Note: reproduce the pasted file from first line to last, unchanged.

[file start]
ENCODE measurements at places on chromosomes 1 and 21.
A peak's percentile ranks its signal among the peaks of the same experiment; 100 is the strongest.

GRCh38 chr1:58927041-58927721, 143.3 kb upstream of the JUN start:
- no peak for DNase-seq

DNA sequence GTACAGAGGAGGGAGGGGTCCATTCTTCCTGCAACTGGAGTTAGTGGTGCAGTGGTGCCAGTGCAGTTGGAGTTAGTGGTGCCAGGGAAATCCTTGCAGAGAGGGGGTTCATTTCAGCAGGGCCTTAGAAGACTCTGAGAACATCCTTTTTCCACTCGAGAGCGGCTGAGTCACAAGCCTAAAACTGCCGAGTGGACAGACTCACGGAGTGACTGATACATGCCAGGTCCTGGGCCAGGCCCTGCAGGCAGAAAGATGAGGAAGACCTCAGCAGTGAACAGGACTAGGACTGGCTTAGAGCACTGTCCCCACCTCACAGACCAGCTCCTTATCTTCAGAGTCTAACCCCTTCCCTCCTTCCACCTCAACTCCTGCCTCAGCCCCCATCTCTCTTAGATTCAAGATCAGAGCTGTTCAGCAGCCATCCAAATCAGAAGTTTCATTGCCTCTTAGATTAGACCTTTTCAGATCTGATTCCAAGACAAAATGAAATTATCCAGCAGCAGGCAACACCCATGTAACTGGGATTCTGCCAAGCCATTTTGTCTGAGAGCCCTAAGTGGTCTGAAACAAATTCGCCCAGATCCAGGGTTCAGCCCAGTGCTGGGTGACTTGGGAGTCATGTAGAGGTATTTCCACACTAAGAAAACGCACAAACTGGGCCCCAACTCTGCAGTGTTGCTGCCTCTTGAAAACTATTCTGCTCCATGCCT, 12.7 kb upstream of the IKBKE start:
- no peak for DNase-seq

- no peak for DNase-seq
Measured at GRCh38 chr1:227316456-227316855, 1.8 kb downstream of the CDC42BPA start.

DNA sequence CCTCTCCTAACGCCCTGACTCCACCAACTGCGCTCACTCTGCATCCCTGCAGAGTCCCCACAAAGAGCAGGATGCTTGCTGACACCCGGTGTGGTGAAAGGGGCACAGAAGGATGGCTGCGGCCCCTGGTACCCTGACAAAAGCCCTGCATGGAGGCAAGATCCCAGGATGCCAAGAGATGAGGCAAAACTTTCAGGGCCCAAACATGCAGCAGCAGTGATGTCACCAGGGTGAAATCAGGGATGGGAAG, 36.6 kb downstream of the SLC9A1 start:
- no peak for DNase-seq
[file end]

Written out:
ENCODE measurements at places on chromosomes 1 and 21.
A peak's percentile ranks its signal among the peaks of the same experiment; 100 is the strongest.

GRCh38 chr1:58927041-58927721, 143.3 kb upstream of the JUN start:
- no peak for DNase-seq

DNA sequence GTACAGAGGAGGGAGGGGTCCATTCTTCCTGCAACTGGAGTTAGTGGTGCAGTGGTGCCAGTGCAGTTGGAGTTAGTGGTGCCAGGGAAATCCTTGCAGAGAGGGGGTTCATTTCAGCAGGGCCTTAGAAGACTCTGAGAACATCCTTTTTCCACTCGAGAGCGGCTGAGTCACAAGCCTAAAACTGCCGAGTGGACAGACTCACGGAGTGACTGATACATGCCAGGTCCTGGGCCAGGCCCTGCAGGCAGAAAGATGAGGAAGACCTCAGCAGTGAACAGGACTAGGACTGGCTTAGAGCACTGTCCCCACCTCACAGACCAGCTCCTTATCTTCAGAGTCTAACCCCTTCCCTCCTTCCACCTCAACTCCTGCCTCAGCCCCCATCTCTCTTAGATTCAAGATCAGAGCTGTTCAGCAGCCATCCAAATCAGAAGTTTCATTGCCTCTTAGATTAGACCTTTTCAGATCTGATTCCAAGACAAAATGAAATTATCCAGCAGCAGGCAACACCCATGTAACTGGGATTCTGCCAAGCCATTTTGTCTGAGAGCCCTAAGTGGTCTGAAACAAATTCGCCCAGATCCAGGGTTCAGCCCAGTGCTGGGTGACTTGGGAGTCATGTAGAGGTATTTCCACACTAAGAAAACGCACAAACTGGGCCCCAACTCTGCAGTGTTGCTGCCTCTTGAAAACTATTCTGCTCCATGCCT, 12.7 kb upstream of the IKBKE start:
- no peak for DNase-seq

- no peak for DNase-seq
Measured at GRCh38 chr1:227316456-227316855, 1.8 kb downstream of the CDC42BPA start.

DNA sequence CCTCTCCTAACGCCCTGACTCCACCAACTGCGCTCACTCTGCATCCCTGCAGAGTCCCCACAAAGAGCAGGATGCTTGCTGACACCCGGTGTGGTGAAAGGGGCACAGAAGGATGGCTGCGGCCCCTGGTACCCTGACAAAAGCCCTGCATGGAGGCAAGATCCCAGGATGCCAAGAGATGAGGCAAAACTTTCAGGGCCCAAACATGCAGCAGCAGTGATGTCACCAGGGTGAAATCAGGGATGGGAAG, 36.6 kb downstream of the SLC9A1 start:
- no peak for DNase-seq